Join for a free event at the Oakwood Cemetery Chapel for an author talk and book signing with Jennifer Bristol. The Birding Walk will be from 3:30-4:30pm, and the Author Talk will be from 5:00-6:00pm.
It might seem unlikely that a place designed for the departed could be teeming with life. Cemeteries have a long history of serving the dual purpose of honoring the deceased while also proving a space for the living to gather and grieve in the embrace of nature. Touted as some of the earliest public parks in the country— with mature trees, open grasslands, meadows of wildflowers—cemeteries are also attractive to birds and wildlife. In an age of distractions and disconnection, cemeteries create a sense of place where visitors can reconnect with nature while exploring the cultural history of a region. For bird watchers, cemeteries offer easy walking, open spaces to peer into habitats, and a peaceful place to feel the breeze and listen to the quiet conversations of nature.
Cemetery Birding builds upon the unique and approachable experiences introduced in Jennifer L. Bristol’s first book, Parking Lot Birding. While cemeteries offer accessible places to bird watch, Bristol highlights the need to tread carefully and ethically when exploring these sacred spaces. Her treatment of each of the nearly 100 locations provides information about what birds can be observed in various seasons and offers readers a snapshot of the cemetery and community’s history. Filled with rich photos, Bristol deciphers headstone symbolism in “Tombstone Tales” and offers fun facts about individual species of birds in “Tombstone Tails.” Locations range from the heart of Houston to the wide-open spaces of West Texas and every ecoregion in between.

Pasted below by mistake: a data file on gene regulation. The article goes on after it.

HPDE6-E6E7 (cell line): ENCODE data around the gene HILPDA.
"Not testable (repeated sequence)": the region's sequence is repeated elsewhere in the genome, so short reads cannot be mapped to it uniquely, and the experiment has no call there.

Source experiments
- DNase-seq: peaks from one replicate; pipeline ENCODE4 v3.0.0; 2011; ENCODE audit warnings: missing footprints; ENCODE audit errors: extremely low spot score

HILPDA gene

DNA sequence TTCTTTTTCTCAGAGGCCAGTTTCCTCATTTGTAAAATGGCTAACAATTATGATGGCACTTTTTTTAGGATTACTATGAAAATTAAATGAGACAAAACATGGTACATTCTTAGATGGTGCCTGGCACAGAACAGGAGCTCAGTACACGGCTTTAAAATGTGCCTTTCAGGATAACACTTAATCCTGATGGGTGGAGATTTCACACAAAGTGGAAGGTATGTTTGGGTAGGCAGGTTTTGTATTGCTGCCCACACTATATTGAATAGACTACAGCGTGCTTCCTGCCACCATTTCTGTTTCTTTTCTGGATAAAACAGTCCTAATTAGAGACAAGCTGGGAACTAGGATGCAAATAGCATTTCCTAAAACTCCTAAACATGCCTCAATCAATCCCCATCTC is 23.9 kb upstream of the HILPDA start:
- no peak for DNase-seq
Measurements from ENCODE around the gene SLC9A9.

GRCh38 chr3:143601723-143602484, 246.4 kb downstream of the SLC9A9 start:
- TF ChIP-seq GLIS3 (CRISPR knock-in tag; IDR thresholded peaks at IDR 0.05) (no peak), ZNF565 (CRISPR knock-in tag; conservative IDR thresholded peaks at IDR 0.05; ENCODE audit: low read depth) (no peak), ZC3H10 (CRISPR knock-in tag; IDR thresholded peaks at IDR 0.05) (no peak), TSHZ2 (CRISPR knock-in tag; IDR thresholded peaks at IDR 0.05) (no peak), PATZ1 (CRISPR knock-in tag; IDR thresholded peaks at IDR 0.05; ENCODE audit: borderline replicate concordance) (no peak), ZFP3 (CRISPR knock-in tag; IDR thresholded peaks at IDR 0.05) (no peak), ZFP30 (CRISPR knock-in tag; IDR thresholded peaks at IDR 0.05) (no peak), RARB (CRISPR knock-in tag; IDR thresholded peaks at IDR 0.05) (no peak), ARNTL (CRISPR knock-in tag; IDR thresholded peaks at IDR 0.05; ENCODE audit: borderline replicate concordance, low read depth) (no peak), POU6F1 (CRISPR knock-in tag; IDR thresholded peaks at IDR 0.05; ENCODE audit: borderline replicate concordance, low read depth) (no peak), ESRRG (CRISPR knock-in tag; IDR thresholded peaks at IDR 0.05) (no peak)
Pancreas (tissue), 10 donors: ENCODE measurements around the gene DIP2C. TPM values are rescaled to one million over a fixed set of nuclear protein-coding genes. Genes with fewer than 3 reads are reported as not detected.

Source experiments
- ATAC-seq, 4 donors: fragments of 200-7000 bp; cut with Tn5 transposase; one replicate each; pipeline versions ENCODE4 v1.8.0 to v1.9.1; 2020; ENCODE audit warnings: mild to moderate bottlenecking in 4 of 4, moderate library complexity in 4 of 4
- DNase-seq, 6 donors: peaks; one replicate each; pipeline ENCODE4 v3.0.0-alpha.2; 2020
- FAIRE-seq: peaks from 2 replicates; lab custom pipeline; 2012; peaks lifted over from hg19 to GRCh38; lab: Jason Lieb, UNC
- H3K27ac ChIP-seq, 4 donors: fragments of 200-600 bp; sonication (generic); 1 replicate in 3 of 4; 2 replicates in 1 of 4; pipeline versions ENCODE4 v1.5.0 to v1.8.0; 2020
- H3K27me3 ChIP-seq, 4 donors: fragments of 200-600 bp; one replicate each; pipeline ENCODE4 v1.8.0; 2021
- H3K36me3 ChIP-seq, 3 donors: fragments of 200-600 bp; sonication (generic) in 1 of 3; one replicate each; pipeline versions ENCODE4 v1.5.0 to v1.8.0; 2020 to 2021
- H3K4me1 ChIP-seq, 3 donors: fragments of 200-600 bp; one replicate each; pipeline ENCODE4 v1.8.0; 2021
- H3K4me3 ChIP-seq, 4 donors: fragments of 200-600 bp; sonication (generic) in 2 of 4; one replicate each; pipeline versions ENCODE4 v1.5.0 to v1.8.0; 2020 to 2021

JENNIFER L. BRISTOL is the former director of the Texas Children in Nature program at the Texas Parks and Wildlife Department. The 2018 and 2019 recipient of the Most Valuable Birder Award in the Great Texas Birding Classic she guides cemetery bird walks for Travis Audubon. Author of Parking Lot Birding: A Fun Guide to Discovering Birds in Texas is a contributor to Texas State Parks the First 100 Years 1923–2023. She resides in Austin.
Please wear weather appropriate clothing and closed toed shoes for the Birding Walk.View Map